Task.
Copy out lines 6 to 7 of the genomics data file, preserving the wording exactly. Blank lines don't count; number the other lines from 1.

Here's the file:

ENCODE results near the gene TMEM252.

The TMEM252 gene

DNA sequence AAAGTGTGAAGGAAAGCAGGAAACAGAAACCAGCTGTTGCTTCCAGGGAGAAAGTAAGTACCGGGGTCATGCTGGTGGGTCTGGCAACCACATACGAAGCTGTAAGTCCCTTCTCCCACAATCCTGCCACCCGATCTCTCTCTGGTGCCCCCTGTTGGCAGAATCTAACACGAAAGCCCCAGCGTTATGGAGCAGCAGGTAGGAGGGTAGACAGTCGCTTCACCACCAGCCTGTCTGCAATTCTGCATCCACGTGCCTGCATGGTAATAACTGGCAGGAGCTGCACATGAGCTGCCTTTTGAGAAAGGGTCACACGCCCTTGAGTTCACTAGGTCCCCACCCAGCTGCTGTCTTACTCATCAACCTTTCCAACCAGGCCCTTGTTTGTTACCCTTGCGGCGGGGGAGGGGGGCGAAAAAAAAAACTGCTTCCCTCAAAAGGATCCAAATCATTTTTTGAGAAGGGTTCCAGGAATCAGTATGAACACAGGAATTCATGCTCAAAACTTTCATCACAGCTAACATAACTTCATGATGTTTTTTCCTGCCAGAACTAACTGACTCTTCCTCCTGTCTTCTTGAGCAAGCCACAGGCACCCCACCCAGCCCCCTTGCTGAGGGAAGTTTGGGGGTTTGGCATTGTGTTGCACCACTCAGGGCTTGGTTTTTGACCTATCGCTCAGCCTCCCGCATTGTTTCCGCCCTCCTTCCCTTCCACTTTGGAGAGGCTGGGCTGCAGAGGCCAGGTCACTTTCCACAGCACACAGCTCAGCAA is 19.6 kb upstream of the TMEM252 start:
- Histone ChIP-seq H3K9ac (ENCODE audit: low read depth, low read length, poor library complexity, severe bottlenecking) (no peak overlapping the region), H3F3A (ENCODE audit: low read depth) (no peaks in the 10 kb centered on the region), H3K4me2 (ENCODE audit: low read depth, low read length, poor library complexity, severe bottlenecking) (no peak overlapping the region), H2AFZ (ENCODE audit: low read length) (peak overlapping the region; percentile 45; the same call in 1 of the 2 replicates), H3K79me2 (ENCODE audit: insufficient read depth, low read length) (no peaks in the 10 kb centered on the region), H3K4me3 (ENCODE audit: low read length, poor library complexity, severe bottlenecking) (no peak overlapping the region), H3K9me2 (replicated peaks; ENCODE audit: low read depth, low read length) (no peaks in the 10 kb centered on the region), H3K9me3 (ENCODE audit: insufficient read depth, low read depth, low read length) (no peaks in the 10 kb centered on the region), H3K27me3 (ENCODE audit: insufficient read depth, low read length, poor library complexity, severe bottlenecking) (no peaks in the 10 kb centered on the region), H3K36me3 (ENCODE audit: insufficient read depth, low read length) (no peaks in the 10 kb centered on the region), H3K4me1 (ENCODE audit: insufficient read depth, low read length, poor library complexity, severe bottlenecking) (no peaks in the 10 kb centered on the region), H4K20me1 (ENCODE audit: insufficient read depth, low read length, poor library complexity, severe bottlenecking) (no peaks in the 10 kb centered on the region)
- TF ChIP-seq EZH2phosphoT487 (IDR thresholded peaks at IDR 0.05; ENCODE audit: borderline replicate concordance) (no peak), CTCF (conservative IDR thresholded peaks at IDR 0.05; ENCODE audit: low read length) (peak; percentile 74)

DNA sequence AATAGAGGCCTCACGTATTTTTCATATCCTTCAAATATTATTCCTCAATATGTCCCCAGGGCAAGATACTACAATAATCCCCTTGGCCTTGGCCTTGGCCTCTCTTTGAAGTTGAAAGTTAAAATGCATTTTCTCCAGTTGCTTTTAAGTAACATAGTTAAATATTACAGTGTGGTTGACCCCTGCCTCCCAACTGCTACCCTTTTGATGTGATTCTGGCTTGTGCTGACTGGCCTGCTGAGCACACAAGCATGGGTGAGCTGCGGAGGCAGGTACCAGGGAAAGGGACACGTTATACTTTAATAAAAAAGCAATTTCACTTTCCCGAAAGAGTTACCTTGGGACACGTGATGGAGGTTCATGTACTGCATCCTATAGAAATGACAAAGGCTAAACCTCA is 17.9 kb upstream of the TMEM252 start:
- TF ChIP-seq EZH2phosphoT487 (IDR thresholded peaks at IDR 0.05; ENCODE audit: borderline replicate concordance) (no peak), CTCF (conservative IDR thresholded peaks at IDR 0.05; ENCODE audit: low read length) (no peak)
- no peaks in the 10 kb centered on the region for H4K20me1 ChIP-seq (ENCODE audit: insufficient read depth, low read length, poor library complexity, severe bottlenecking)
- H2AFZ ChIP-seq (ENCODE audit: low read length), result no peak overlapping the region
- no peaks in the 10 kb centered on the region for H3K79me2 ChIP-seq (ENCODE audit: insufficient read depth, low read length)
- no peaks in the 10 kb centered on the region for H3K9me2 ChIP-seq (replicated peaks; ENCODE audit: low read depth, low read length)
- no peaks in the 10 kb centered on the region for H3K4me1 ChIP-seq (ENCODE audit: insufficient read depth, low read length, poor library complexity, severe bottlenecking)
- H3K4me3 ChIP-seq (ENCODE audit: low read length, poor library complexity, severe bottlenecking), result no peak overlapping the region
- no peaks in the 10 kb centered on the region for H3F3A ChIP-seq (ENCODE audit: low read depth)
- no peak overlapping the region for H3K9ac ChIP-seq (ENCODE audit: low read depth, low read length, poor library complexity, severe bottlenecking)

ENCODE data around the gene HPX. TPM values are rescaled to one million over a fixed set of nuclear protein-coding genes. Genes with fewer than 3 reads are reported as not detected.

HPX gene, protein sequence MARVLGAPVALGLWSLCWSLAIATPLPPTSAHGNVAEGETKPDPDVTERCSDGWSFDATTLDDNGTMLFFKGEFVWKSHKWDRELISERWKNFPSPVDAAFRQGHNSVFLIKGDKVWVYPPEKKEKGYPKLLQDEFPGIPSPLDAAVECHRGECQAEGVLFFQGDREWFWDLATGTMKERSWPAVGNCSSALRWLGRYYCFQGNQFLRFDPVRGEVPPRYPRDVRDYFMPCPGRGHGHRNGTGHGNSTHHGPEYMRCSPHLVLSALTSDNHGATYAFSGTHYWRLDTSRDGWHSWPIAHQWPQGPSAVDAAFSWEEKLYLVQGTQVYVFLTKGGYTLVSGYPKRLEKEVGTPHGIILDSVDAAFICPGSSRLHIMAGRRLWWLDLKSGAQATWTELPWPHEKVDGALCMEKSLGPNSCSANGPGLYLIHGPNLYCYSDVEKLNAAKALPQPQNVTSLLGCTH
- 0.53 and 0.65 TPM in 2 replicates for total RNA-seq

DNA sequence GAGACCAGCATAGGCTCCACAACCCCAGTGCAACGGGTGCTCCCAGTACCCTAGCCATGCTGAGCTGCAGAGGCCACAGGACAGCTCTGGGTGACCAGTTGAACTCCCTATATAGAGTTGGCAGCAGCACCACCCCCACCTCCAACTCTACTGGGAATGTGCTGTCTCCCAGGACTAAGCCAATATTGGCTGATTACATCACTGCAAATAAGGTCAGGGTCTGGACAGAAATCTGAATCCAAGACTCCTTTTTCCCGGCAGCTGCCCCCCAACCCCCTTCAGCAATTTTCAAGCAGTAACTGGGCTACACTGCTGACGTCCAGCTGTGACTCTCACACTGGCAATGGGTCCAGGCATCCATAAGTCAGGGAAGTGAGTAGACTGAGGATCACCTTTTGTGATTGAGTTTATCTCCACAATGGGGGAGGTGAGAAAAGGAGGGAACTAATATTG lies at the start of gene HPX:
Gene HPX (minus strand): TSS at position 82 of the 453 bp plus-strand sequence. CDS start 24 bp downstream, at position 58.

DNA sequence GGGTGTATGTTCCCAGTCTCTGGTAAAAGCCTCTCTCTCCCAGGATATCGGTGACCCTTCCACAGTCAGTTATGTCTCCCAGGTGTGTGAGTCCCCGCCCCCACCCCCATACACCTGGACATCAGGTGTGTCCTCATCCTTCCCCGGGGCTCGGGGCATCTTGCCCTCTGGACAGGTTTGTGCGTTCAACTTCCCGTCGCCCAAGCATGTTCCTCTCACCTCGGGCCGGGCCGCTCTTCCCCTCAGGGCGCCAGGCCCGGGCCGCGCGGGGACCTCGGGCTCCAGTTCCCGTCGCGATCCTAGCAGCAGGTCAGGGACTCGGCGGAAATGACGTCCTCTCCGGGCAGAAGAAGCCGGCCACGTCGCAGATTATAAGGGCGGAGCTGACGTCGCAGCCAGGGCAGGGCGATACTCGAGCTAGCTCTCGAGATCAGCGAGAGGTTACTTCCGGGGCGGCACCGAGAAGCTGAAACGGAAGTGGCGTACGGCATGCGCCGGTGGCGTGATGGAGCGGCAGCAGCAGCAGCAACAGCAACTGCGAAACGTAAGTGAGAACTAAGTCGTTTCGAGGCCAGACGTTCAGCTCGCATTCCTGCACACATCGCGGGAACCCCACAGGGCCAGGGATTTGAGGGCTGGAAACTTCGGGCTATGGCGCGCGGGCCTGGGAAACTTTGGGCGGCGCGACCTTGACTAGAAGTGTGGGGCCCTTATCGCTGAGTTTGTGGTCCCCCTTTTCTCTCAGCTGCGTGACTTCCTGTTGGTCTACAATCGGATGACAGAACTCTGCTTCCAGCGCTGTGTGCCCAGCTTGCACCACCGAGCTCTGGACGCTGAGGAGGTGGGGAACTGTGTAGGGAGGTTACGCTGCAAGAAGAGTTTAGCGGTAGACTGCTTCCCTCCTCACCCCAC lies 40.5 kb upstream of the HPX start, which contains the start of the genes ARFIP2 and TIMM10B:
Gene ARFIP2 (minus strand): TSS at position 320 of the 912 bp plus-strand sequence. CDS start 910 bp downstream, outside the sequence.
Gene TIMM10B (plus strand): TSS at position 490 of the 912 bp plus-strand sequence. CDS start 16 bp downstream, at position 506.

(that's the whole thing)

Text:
DNA sequence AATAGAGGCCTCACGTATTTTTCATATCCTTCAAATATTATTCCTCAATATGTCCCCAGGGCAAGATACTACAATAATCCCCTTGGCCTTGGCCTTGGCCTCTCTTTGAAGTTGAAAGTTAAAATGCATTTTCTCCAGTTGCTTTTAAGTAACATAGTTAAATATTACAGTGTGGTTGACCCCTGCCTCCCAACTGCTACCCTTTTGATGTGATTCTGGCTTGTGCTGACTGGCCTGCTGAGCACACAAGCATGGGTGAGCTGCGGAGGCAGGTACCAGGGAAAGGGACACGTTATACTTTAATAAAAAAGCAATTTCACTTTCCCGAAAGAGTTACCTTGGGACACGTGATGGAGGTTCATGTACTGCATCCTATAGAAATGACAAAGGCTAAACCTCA is 17.9 kb upstream of the TMEM252 start:
- TF ChIP-seq EZH2phosphoT487 (IDR thresholded peaks at IDR 0.05; ENCODE audit: borderline replicate concordance) (no peak), CTCF (conservative IDR thresholded peaks at IDR 0.05; ENCODE audit: low read length) (no peak)